View HokieKen's profile (online now)


1535 posts in 560 days

#5 posted 09-04-2015 05:12 PM

All of the above makes sense to me. If it’s cutting good, then it’s not a problem.

If vibration is your concern though, it seems like the bottom wheel is not only out of plane with the top wheel but not parallel. If the wheels not running true vertically, the horizontal component of the momentum could be causing the vibration. You could find out by removing the blade and turning the motor on. If the vibration’s still there, it’s just about gotta be the bottom wheel causing it.

Either way though, unless the vibration’s affecting your cutting ability or driving you nuts, I don’t really see a reason to try to correct it.

-- Kenny, SW VA, Go Hokies!!!

View Clarkie's profile


380 posts in 1263 days

#6 posted 09-04-2015 06:26 PM

You always want the top wheel to be in alignment with the bottom wheel. How long did it sit without the tension being released on the blade. Are the wheels on the Ridgid made from aluminum? There could be another factor, perhaps the bottom tire is worn differently from the top and is loosening, this could cause a problem also. For the most part, you’ll find out sooner or later what is causing the problem, that is if you continue to run it without checking. If you are happy with getting the “good results”, then be happy, make some dust.

View Bill White's profile

Bill White

4408 posts in 3382 days

#7 posted 09-04-2015 08:37 PM

If it cuts well, it is good. Nuff said. Don’t sweat the vainglorious blah blah. Some time too much info is a bad thing.
I’ve seen, and watched, folks who would spend a zillion bucks just to get a bandsaw to be absolutely dead nuts true. Did it cut better?
If you’ve got that much free money, I’ve got plenty of micro measuring devices to help you get wood object to the nearest .0005”. They were for the machine shop. Wanna bite?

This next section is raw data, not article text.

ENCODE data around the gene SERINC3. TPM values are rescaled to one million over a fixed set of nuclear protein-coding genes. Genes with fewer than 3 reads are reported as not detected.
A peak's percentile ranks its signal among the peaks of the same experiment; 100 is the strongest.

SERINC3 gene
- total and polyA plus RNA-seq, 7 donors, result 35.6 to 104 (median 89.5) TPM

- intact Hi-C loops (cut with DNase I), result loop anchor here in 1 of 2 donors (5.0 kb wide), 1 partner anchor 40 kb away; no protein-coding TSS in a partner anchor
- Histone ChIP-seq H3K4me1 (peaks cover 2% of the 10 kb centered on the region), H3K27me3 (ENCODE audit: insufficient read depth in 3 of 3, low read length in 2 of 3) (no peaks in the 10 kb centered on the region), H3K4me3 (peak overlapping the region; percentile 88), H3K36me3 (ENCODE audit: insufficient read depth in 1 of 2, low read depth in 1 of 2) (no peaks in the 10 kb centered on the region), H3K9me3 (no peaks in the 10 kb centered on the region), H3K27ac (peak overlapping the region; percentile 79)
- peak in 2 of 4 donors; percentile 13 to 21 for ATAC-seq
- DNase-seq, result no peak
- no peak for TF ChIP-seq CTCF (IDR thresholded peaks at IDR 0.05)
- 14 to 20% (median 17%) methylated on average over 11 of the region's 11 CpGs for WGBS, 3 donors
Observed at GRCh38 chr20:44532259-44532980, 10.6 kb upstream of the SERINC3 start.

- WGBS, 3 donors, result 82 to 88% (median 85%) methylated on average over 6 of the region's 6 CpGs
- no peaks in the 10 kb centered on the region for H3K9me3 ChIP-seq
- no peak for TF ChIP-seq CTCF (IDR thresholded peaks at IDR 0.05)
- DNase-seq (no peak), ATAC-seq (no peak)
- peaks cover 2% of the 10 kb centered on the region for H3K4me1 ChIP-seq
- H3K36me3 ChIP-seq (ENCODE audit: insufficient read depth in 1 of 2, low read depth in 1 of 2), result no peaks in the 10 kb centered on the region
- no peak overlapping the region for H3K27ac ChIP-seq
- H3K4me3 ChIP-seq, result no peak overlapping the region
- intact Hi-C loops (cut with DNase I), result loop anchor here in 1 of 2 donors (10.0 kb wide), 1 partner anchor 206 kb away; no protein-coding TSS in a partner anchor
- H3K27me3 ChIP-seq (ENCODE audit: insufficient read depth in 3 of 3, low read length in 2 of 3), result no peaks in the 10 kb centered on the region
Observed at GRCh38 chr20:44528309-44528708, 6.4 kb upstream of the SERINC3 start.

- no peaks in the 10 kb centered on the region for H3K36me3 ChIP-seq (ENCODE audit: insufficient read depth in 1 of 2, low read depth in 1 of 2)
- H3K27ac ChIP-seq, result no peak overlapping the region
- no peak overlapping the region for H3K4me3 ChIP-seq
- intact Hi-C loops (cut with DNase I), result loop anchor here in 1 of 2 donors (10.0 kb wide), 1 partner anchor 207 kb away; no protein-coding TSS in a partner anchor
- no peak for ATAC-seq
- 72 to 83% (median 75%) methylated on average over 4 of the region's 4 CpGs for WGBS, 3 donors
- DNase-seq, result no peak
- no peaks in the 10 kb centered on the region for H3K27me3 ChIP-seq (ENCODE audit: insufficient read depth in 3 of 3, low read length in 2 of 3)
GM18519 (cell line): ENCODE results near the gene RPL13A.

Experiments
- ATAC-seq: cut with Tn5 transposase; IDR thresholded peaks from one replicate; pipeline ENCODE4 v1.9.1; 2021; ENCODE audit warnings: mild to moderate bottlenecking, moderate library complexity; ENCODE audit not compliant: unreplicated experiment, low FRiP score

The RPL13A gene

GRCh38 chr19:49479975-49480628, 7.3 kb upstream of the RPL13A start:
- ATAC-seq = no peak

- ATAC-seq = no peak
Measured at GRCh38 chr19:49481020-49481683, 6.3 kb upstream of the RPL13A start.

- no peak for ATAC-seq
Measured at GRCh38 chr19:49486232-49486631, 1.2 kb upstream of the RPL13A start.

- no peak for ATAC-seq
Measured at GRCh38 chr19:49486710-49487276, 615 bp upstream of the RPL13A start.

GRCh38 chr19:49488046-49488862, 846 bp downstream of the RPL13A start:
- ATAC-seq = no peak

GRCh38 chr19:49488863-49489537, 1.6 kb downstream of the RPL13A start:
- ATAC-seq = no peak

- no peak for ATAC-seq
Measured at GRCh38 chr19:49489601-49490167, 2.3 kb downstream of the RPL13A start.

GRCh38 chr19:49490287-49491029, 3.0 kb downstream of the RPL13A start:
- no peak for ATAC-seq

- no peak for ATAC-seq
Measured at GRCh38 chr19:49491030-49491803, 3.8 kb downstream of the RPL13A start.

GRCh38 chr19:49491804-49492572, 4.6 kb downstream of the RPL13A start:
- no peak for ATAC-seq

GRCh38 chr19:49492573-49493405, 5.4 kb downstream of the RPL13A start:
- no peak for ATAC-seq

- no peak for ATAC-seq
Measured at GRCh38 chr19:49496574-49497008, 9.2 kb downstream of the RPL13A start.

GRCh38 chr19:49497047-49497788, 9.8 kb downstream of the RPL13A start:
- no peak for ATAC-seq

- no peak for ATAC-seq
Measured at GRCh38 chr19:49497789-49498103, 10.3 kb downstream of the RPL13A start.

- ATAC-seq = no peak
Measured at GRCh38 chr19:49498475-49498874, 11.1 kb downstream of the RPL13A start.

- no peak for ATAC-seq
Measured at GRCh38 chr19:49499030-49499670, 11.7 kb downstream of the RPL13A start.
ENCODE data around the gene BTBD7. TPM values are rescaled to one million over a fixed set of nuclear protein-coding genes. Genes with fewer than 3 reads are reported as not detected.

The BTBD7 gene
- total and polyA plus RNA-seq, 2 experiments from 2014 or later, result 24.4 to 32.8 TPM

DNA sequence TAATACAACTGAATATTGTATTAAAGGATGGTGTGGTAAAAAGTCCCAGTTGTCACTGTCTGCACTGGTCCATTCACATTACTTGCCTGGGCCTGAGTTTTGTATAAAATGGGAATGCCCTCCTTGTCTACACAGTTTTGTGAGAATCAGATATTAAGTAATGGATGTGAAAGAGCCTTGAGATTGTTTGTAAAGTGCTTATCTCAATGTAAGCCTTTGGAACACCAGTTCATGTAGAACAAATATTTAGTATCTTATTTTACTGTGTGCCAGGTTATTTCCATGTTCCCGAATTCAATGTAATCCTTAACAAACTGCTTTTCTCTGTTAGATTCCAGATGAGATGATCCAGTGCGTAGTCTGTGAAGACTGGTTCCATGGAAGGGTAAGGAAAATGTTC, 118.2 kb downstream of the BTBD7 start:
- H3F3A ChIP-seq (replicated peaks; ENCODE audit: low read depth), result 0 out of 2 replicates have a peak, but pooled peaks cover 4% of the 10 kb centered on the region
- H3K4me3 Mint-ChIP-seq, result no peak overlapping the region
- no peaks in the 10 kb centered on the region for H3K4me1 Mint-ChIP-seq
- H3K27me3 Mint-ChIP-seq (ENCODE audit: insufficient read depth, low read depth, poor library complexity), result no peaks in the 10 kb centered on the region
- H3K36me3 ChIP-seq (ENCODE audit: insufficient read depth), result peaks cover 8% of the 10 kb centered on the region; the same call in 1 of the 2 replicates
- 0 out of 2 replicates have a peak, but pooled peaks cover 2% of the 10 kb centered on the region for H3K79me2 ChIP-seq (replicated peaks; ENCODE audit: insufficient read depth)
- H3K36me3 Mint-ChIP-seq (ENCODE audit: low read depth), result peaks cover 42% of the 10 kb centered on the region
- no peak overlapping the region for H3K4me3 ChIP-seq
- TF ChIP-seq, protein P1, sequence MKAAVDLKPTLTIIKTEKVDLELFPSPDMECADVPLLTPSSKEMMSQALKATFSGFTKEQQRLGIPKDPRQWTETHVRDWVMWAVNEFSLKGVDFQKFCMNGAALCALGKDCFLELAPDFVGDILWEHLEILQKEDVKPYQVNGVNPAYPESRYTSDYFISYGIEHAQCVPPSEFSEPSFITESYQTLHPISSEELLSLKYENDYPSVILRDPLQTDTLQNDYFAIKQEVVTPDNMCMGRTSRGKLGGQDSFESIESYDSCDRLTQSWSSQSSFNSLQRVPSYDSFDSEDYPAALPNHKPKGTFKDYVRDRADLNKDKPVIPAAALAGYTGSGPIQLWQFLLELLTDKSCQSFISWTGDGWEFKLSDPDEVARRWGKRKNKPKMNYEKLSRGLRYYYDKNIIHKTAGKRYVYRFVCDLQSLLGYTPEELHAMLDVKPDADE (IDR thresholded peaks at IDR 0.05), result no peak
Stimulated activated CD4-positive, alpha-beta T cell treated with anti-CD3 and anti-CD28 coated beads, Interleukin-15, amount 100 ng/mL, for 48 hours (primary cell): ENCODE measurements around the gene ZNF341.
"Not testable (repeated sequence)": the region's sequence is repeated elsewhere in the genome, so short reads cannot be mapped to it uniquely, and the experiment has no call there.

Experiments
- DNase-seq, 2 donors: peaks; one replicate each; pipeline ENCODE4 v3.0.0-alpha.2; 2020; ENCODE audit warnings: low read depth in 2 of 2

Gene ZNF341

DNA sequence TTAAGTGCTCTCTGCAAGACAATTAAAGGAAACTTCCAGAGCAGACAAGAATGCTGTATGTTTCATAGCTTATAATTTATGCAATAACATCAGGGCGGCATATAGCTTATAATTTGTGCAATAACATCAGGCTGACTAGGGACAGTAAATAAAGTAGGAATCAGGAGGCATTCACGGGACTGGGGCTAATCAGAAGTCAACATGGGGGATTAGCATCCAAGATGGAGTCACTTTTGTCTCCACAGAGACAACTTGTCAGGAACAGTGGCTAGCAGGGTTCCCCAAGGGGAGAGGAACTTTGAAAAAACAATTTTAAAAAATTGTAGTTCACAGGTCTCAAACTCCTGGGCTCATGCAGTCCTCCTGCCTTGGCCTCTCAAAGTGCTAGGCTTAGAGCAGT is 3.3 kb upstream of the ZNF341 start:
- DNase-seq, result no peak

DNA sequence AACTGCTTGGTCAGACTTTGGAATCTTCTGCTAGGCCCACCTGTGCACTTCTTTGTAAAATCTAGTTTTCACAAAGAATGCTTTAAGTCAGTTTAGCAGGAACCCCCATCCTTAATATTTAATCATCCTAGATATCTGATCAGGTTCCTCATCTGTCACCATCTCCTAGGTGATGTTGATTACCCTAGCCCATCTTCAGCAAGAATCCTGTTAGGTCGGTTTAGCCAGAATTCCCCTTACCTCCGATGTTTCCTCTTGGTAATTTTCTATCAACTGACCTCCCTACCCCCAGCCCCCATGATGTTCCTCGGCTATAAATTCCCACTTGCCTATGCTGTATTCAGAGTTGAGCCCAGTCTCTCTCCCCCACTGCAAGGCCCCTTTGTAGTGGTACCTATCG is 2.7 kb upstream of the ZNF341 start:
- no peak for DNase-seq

View sneakypita's profile


5 posts in 418 days

#8 posted 09-04-2015 08:40 PM

Thanks so much for all of your responses, gang.

I was primarily concerned with damage to the blade, due to this non-coplanar issue. I had already watched the Snodgrass video (multiple times) and was aware that his recommendation was to not worry about coplanar. Your input seems to confirm what I had watched.

I WILL try dealing with the vibration, although it’s not awful – mainly because I know it’s there and that maybe it shouldn’t be…things like that drive me nuts. I’ll probably replace the belt as soon as I find the one I need.

But yes, it cuts great, and I got some new blades in today, so I’ll throw one on and see how much I love this thing.

Thanks again!

-- "Opportunity is missed by most people because it is dressed in overalls and looks like work." - .

View johnstoneb's profile


2105 posts in 1595 days

#9 posted 09-04-2015 08:56 PM

If the vibration really bothers you turn the saw on when you have the blade off. Vibration gone you might have a tire wear issue or a wheel out of balance. Vibration still there look at the belt if it has been sitting for quite a while v-belts take a set and that could be causing the vibration. Wheels not coplanar is not going to cause a vibration and is a none issue as far as the operation of the band saw.

-- Bruce, Boise, ID